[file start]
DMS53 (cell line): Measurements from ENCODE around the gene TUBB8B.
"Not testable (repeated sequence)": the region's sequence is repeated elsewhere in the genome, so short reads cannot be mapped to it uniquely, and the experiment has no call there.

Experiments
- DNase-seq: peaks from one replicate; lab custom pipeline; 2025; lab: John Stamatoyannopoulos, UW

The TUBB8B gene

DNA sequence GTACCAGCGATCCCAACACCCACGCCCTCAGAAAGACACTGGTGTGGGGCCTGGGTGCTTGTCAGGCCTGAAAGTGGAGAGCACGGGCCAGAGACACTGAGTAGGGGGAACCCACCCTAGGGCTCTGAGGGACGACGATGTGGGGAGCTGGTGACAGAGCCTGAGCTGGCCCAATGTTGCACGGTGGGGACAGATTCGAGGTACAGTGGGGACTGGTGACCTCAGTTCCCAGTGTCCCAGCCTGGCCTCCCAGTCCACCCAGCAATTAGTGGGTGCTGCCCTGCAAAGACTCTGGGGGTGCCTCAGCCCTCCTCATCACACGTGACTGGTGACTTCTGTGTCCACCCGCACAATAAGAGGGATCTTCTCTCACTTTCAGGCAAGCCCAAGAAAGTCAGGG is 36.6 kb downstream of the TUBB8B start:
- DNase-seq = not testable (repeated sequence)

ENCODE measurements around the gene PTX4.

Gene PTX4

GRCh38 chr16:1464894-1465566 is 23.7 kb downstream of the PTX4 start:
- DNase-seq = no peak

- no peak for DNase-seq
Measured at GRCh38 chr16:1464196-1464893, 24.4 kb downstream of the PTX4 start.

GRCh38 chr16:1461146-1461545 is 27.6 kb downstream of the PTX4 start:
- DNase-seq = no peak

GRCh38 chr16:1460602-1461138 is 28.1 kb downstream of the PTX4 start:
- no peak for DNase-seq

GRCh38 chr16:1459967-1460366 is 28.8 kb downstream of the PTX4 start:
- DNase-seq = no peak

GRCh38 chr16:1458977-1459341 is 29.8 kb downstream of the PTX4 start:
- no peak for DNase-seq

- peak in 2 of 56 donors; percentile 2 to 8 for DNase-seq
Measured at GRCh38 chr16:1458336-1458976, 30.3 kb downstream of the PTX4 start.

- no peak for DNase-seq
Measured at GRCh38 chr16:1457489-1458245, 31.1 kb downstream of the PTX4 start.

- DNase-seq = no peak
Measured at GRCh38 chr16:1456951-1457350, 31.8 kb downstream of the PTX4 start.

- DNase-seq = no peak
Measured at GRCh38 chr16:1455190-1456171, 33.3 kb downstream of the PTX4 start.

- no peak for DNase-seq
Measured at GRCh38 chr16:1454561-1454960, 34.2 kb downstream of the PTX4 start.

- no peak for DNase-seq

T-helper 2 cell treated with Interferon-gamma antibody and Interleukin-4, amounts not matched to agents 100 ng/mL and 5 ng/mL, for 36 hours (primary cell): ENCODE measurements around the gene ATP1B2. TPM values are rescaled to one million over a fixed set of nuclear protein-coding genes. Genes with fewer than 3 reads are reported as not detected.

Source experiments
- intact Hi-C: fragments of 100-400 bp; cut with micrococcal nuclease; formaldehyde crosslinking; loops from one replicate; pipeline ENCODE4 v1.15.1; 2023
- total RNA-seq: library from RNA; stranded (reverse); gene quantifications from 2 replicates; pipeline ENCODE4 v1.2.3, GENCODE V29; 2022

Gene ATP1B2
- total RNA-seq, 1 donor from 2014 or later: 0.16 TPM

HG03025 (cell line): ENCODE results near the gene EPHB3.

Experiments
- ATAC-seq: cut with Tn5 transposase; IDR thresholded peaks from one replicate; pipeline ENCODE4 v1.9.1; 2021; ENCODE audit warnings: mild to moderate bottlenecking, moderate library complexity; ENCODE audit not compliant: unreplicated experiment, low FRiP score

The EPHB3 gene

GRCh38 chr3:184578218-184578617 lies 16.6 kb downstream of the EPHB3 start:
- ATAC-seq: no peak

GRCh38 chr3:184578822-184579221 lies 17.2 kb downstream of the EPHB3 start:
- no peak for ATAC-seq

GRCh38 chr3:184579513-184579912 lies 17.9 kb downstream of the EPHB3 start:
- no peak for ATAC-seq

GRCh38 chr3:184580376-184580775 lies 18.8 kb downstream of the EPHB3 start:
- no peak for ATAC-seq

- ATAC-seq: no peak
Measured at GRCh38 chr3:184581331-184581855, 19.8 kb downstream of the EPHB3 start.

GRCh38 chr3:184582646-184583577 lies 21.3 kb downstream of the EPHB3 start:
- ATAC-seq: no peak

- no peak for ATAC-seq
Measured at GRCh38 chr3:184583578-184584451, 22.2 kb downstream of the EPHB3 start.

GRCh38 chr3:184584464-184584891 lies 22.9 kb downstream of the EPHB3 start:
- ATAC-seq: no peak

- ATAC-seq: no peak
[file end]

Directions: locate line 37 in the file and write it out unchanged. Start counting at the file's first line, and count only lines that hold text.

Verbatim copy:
Gene ATP1B2